It’s taken several years to get to the mental state where I am but I always knew it was a work in positive progress, Alhamdulillah. Being still and stagnating were never options I would have subscribed to for myself. When friends advised me to get busy post-divorce, I knew they were speaking with the benefit of personal experience but I needed time to figure out what ‘busy’ was going to look like for me. I believe I’ve found that balance where work is not something that consumes my life. It serves me rather than the other way around. And that’s how I wish it to always remain, insha’Allah. I am living a life now where I see everything around me as a blessing.

This phase of my life is the best that was to come…and came, Alhamdulillah.

The Completeness of Being Incomplete

Focussing on What We Have Rather Than What is Missing

My musings today are another iteration of things I have mentioned on numerous occasions before. Yet, given we have just celebrated Eid ul-Fitr, which marks the end of Ramadan, it seem an appropriate time to share my thoughts again.

Yesterday, my sons and I spent the day with extended family and had a memorable time together. Although some individual members were missing because they couldn’t – or rather didn’t want to – be there, that was not enough to negatively impact our fun and laughter, Alhamdulillah.

Even in the case of my own situation, the father of my sons has long been out of the picture. Yes, he may have contact with them and there is the occasional visit back and forth between countries, but he is very much absent in the frame of our family. Being on the perphery is never going to count. However, whereas I used to lament this loss, I am now much more accepting of it. That’s because I know my life and my sons’ lives have continued largely unabated, Alhamdulillah. True, there are many sociological statistics that speak of the disadvantages that children of one-parent families invariably have to face and try as I might to deny them, I have had to concede the drawbacks that come with trying to raise a family as a lone parent. Even with all the best intentions, innate human limitations can’t always be overcome.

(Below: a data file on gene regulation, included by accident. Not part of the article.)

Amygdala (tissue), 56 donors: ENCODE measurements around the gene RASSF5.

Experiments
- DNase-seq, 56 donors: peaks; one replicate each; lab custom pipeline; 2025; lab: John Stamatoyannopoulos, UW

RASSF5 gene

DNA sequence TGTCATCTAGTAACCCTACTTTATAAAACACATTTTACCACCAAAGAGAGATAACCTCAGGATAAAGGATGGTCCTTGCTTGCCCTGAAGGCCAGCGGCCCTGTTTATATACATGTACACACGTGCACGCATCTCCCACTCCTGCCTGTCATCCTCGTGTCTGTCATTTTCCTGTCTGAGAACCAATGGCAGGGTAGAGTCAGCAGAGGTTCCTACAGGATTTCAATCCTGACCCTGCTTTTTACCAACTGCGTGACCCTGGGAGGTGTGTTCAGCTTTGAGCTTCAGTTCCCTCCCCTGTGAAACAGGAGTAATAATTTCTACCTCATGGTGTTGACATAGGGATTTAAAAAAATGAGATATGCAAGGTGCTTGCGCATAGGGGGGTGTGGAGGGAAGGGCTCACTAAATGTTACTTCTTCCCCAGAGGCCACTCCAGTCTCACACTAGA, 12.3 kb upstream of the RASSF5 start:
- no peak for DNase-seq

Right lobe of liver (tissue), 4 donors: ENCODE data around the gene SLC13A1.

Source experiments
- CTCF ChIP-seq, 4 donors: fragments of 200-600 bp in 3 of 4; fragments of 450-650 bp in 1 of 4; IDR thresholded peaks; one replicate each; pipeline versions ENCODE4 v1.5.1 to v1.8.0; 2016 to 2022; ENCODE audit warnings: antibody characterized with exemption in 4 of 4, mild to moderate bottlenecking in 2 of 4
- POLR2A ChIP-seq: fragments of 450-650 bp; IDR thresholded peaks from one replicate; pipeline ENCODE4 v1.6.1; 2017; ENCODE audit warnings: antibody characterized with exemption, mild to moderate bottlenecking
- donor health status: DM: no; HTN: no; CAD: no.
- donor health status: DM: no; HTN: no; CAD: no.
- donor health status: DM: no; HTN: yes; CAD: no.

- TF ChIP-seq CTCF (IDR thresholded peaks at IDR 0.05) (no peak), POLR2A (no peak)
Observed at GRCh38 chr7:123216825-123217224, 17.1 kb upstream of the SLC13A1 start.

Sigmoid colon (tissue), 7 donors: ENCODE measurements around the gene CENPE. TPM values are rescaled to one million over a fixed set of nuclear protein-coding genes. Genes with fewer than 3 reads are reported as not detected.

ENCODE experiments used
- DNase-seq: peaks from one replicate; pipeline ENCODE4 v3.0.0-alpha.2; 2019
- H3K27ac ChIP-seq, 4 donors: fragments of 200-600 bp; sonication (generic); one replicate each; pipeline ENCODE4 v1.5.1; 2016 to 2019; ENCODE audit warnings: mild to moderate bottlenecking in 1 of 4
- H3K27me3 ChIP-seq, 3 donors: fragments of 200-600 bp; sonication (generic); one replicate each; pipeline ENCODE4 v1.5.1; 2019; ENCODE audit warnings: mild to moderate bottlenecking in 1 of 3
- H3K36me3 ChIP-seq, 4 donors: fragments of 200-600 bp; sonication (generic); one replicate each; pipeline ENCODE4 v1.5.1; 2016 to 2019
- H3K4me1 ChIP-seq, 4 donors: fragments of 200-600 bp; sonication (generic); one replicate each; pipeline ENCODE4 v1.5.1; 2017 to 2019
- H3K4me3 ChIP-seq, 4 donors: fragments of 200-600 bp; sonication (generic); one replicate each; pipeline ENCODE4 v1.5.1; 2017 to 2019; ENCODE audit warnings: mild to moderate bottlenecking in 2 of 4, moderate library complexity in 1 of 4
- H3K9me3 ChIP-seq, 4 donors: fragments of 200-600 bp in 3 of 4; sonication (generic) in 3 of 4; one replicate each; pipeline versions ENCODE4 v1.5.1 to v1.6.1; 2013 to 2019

However, I vowed early on to regain control over aspects of my life in order not to let this family come apart at the seams. To be honest, my faith in Allah has been the glue that holds everything together and the more I succeed in doing that, the more I have faith that Allah has bigger plans for me and has been Merciful all along. There is no room for loss. It’s almost as if His message to me is, “You’ve got this.”

This is why I don’t need sad sentiments handed to me regarding my status as a divorcee. I don’t need pity as if there is no recovery from the situation I found myself in over six years ago. I don’t need derision either where the assumption is that a family such as mine would only eventually succumb to waywardness. Over the last six years, we have muddled our way through and found a workable alternative to the traditional family setup and made it work. The reasons for that success belong as much to my sons as it does to my own efforts and, needless to say, none of this would be without Allah’s guidance. It’s because of the new life which has morphed from the old that I say we are complete – for now.

Spectator Seats Reserved for Absent Dads

We have worked out our own solutions for any problems we might encounter and don’t rely on the input of their father for practical advice or solutions. These days, he is more a spectator on the occasions where there is a need or desire to share but he is not the one who makes decisions any more – not even a back seat driver.

As a mother and sons, our family is very much complete, Alhamdulillah. We have figured out how to weave through one another’s lives and support and strengthen. We have also learnt when to leave one another alone to allow the individual personality to learn to have confidence in making independent decisions. A lot of mistakes have happened along the way but inshaAllah, I would say none have had irreversible or lifelong negative implications.

Allah knows I was up for this challenge and whilst it hasn’t always been easy, I relish every moment that I have been blessed with a soul that, even in life, feels it has already returned to my Maker.

Individual Strands Working Together to Make Something Great

Just Below the Surface

Random Thoughts Bubbling Away Below…

In Ramadan, we are well-acquainted with the advice to keep negative thoughts and actions well at bay. Given the heightened spiritual ambience that this month brings into our homes and hearts, for the most part, it is a much easier thing to do than in times outside of Ramadan.